Prospective studies of childhood attention deficit/hyperactivity disorder (ADHD) have not extended beyond early adulthood.
To test whether children diagnosed with ADHD at mean age 8 (probands) have worse educational, occupational, economic, social, marital outcomes; higher rates of ongoing ADHD, antisocial personality disorder (ASPD), substance disorders (SD); adult onset psychiatric disorders, psychiatric hospitalizations and incarcerations, than non-ADHD comparisons, at mean age 41. To test for: positive associations between probands’ ongoing ADHD and ASPD, and SD’s; and for worse social and occupational functioning in probands without ongoing psychiatric disorders, than comparisons.
Prospective, 33 year follow-up study, with blind clinical assessments.
135 Caucasian males with ADHD in childhood, free of conduct disorder, and 136 male comparisons without childhood ADHD (65% and 76% of original cohort, respectively).
Main Outcome Measures
Occupational, economic, and educational attainment; marital history; occupational and social functioning; ongoing and lifetime psychiatric disorders; psychiatric hospitalizations, and incarcerations.
Probands had significantly worse educational, occupational, economic, social outcomes, and more divorces than comparisons; higher rates of ongoing ADHD (22% vs 5%, p<.001), ASPD (16% vs 0%, p<.001)and SD (14% vs 5%, p<.01), but not more mood or anxiety disorders (p’s=.36 and .33). Ongoing ADHD was weakly related to ongoing SD (phi=.19, p=.04), and ASPD+SD (phi=.20, p=.04). Lifetime, probands had significantly more ASPD and SD’s, but not mood or anxiety disorders, and more psychiatric hospitalizations and incarcerations than comparisons. Relative to comparisons, psychiatric disorders with onsets at age 21 or beyond were not significantly elevated in probands. Probands without ongoing psychiatric disorders had worse social, but not occupational, functioning.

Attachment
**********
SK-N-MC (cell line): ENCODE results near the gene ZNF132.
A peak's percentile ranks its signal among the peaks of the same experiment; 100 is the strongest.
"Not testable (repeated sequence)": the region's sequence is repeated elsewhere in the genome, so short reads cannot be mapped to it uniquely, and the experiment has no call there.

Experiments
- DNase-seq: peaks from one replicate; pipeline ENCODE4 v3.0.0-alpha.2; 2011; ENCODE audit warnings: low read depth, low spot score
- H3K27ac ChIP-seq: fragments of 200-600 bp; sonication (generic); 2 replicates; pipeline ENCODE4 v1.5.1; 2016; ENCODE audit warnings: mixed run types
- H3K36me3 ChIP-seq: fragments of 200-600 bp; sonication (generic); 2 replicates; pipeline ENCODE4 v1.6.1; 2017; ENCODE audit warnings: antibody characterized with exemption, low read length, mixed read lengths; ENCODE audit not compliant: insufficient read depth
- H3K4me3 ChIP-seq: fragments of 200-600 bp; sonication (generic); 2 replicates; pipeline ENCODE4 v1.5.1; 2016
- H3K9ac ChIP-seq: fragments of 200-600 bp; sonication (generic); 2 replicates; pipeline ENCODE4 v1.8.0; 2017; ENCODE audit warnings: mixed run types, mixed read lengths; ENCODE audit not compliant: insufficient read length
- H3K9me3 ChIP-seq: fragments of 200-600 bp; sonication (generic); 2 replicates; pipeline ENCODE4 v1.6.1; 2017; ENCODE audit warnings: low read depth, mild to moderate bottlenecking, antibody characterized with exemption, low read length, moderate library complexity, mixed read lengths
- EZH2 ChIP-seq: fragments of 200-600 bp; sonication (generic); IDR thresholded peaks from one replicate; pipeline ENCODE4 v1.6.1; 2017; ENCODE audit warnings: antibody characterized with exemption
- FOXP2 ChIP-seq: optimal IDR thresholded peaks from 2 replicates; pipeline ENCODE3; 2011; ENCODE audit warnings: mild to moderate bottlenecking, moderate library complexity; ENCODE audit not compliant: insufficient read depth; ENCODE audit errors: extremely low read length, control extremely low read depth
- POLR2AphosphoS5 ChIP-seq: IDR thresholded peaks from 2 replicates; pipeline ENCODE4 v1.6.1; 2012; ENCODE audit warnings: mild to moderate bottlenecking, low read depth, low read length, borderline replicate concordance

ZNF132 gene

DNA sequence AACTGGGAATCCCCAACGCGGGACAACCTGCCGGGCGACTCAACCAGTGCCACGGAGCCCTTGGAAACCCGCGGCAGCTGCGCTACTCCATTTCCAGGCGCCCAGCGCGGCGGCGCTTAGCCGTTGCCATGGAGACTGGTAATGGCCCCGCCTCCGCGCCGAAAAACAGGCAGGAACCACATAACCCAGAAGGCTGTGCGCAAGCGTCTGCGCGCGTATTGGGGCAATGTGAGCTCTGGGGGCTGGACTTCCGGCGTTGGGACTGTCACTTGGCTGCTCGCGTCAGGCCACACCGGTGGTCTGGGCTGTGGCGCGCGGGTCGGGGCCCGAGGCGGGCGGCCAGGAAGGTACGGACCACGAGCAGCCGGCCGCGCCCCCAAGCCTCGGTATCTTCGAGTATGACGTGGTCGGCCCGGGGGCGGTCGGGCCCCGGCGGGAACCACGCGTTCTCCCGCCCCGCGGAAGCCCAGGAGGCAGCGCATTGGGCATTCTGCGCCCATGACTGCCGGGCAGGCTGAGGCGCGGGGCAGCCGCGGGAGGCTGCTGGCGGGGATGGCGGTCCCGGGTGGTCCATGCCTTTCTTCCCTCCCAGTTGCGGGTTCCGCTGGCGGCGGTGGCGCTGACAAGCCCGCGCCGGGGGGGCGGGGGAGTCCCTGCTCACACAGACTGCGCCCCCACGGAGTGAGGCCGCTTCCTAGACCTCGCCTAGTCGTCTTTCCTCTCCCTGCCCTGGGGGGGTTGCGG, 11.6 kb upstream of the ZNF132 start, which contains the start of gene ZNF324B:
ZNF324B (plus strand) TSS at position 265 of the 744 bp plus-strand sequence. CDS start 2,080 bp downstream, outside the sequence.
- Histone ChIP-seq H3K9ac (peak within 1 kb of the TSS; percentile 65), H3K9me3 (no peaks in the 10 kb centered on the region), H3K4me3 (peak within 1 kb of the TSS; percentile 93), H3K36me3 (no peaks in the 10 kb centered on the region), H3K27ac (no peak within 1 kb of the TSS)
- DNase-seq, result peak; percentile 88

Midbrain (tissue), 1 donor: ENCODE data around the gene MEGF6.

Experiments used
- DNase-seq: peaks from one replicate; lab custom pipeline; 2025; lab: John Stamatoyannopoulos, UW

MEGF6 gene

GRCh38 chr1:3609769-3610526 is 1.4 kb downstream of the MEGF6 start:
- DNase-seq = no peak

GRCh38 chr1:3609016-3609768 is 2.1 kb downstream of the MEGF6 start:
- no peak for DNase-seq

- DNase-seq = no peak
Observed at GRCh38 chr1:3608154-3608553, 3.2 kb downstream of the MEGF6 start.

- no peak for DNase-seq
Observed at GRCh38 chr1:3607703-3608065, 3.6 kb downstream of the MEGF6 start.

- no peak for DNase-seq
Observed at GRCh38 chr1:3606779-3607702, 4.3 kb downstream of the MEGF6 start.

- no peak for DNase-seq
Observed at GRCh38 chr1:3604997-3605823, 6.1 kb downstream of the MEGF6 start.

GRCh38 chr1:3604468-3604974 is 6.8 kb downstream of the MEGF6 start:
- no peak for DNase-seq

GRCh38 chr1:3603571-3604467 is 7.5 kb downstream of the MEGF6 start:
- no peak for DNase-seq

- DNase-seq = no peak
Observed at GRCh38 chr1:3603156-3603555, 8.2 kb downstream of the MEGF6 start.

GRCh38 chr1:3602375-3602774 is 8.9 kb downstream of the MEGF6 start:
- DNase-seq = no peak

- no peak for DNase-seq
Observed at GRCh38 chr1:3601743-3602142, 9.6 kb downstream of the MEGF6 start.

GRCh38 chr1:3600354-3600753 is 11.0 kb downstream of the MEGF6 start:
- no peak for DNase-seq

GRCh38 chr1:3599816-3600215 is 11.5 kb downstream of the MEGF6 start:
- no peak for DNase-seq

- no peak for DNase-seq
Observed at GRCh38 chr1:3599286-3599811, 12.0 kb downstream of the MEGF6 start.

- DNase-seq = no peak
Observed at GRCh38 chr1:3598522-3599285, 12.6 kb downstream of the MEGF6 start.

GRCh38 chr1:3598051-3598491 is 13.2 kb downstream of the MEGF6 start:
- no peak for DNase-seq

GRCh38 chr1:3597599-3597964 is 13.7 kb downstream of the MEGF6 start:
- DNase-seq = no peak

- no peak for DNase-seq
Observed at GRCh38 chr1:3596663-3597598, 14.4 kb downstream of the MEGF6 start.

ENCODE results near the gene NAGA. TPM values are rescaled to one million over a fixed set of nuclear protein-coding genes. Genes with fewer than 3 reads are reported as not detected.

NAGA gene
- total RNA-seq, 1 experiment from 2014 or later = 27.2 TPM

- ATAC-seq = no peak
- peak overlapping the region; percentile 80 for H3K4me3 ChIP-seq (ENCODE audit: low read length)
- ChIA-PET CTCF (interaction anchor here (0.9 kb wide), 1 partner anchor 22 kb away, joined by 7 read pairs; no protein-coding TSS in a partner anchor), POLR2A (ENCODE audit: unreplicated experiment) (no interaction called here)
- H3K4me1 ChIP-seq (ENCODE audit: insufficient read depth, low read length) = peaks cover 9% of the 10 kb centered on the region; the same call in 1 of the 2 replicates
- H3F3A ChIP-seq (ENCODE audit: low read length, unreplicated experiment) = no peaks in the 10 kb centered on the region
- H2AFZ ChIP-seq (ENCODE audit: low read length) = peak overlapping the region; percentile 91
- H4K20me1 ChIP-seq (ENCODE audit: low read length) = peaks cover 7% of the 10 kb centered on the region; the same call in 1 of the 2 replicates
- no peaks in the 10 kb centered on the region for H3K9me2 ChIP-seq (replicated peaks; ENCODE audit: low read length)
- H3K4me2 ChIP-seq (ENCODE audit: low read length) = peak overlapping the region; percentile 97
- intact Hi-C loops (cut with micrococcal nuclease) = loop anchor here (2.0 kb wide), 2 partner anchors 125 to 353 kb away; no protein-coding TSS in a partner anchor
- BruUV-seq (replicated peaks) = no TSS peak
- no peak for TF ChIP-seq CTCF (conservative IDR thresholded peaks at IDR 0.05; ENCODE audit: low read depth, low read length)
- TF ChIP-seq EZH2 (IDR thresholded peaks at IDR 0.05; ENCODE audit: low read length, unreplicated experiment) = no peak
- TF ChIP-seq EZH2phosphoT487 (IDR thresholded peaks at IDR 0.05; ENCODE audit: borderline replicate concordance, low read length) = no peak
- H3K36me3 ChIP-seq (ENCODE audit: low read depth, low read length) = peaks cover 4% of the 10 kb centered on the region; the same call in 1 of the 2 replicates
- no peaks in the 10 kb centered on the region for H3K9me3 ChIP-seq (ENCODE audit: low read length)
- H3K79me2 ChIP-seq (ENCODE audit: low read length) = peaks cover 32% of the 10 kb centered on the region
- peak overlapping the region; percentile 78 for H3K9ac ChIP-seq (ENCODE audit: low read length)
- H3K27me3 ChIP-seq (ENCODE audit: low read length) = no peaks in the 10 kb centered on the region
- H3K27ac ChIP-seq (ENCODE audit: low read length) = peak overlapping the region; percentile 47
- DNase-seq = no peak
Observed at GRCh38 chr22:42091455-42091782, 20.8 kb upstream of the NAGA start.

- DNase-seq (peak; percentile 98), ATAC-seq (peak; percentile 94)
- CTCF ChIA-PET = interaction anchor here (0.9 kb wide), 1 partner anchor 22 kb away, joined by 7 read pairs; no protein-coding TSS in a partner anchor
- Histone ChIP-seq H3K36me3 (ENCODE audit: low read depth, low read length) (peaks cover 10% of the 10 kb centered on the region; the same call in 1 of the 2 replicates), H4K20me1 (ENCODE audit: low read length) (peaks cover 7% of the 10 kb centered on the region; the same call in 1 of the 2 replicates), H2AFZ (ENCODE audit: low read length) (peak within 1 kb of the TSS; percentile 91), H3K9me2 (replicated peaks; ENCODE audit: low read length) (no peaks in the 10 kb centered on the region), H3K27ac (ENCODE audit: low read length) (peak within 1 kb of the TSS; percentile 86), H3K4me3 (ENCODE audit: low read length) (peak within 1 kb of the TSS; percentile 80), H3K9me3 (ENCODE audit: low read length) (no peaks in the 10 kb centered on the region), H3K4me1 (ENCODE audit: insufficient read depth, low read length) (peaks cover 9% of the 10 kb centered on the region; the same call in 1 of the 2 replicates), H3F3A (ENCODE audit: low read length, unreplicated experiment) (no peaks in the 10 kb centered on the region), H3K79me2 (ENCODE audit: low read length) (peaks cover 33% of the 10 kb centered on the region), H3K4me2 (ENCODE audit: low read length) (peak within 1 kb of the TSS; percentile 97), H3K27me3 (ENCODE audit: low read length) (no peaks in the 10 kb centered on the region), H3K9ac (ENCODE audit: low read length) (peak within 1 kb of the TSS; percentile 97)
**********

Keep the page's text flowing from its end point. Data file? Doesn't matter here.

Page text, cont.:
The multiple disadvantages predicted by childhood ADHD well into adulthood began in adolescence, without increased onsets of new disorders after age 20. Findings highlight the importance of extended monitoring and treatment of children with ADHD.